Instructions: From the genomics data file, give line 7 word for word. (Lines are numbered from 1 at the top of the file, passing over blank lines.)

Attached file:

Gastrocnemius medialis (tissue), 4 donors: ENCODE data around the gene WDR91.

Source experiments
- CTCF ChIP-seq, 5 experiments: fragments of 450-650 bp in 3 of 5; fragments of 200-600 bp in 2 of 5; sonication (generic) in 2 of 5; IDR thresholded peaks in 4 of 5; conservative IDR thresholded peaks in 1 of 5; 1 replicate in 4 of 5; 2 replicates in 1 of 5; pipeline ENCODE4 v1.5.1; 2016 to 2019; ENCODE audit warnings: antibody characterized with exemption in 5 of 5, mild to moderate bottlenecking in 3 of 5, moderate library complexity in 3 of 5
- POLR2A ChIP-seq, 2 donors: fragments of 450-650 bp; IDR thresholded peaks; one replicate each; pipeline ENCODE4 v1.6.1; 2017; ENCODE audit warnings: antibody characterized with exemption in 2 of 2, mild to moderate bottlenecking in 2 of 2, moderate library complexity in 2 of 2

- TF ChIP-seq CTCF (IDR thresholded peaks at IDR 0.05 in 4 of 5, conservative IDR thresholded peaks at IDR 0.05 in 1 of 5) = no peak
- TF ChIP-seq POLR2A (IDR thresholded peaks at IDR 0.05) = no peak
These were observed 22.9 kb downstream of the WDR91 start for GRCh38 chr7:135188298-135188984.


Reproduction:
These were observed 22.9 kb downstream of the WDR91 start for GRCh38 chr7:135188298-135188984.